Citrus × tangelo
Received as budwood from Dr. Joe Furr, USDCS, Indio, CA, 1968.
Page is a cross between Minneola tangelo and Clementine mandarin made by Gardner and Bellows of the U.S.D.A. in 1942. Page was officially released as an orange, but technically speaking the variety is a tangelo hybrid since its parentage is three-fourths mandarin and one-fourth grapefruit.
Rootstocks of accession
Carrizo citrange, C-35 citrange
Season of ripeness at Riverside
November to January
Notes and observations
The fruit is medium in size, easily peeled, and moderately pebbled. The flesh color is a deep orange, juicy, and has numerous seeds.
Description from The Citrus Industry Vol. 1 (1967)
"Fruit of medium size, broadly oblate to subglobose; apex evenly rounded. Rind medium-thin, leathery, moderately adherent but easily peelable, surface smooth to moderately pebbled; color reddish-orange at maturity. Segments about 10 and central axis solid to slightly open. Flesh color deep orange; tender and juicy; flavor rich and sweet. Seeds moderately numerous and cotyledons pale yellow to almost white. Early in maturity.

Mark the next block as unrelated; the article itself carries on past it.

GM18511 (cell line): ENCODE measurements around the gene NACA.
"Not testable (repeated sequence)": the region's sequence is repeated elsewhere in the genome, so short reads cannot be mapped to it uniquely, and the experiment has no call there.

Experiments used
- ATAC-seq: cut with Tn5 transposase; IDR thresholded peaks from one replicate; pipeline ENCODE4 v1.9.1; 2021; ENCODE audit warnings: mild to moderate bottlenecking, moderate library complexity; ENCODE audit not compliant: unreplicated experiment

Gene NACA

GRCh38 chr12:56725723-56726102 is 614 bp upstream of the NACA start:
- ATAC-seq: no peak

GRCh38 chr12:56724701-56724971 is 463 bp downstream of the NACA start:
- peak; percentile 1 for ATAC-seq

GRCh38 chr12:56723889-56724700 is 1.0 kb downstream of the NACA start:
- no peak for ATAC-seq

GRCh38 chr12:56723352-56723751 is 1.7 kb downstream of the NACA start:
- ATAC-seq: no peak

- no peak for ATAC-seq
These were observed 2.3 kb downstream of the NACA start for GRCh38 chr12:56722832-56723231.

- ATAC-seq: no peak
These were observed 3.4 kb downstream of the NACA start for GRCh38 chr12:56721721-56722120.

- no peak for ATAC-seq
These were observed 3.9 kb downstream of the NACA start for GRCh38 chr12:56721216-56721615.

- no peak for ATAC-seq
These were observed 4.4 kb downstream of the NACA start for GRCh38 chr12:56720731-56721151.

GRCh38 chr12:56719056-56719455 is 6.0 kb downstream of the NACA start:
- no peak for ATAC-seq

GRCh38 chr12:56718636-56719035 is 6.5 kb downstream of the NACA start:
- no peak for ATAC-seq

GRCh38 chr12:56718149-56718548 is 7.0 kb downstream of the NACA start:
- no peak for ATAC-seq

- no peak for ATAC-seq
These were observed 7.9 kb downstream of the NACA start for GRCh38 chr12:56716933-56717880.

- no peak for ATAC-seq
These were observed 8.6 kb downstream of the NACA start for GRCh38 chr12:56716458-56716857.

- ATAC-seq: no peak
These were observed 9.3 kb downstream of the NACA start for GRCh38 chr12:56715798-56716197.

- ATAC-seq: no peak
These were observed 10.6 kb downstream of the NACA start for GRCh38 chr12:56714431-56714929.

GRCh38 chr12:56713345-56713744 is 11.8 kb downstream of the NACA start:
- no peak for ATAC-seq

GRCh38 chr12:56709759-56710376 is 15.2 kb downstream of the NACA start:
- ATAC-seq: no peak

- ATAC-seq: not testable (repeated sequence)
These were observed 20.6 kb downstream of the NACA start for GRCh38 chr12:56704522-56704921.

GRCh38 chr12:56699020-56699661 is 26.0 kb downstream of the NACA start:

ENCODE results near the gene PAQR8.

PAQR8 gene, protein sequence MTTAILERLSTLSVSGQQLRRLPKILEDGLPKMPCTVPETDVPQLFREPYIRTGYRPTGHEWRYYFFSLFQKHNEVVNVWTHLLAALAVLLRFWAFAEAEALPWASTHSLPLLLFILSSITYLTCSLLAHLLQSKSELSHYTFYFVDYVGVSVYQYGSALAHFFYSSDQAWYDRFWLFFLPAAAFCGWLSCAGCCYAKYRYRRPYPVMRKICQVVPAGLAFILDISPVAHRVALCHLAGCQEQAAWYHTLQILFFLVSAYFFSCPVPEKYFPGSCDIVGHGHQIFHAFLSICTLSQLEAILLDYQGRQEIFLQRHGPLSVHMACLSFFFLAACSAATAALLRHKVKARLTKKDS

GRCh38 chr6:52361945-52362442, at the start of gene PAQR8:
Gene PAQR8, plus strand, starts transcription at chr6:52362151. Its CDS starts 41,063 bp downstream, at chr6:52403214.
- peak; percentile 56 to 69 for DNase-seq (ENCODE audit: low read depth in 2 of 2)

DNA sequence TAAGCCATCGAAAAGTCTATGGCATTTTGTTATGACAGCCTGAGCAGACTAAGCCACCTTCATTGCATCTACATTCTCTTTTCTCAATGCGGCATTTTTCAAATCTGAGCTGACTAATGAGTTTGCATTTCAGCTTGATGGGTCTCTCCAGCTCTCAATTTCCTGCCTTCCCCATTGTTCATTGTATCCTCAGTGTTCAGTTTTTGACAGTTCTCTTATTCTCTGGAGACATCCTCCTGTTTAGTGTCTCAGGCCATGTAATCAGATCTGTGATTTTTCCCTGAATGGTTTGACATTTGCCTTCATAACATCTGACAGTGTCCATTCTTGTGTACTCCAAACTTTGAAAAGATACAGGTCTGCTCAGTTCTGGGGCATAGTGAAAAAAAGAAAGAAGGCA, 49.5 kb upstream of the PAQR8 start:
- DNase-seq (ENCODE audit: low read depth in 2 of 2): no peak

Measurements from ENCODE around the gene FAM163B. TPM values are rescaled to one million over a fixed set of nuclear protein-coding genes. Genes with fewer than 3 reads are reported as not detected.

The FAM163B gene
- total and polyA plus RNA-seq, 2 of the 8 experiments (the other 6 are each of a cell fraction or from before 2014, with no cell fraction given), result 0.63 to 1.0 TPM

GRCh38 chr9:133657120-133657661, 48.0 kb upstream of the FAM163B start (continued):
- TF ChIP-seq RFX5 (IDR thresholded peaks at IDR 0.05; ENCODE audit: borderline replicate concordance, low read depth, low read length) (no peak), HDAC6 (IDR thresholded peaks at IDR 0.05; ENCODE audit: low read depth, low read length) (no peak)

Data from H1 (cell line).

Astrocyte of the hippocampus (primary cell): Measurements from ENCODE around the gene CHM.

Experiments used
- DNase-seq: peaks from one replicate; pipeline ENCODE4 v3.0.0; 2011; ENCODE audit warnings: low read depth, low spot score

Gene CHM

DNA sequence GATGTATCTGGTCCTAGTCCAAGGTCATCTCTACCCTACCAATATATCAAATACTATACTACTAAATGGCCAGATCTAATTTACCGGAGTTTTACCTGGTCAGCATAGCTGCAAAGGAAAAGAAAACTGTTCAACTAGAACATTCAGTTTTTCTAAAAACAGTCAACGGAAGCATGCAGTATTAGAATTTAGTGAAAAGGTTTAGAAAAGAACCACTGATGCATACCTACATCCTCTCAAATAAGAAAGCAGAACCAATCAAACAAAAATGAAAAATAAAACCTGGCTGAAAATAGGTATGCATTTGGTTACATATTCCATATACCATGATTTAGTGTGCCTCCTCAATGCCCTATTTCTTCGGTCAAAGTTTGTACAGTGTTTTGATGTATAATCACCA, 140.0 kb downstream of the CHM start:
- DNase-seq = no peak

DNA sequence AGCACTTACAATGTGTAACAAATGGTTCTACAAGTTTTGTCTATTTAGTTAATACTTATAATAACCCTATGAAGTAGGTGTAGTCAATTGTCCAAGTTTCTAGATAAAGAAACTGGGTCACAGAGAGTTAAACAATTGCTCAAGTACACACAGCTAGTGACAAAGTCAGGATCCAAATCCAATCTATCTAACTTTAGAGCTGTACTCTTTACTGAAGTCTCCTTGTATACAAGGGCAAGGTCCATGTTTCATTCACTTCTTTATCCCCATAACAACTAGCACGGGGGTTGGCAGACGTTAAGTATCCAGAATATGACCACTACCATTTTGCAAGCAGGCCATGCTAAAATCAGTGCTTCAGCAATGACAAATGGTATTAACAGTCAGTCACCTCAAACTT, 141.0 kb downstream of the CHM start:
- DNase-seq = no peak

Tree moderately vigorous; branches upright, spreading under the weight of fruit, nearly thornless; productive.
This early ripening, high quality variety, the fruit of which has considerable resemblance to a sweet orange, originated from a Minneola tangelo X Clementine mandarin cross made by Gardner and Bellows of the U.S. Department of Agriculture in 1942. Page was described and released in 1963 by P. C. Reece and F. E. Gardner at the U.S. Horticultural Field Station, Orlando, Florida. It is recommended for Florida conditions and the fruit may be undesirably small in arid climates. Cross-pollination should be provided until the facts in that connection have been determined.
While officially released as an orange, technically speaking this variety should probably be referred to the tangelo hybrid group, since its parentage is three-fourths mandarin and one-fourth grapefruit."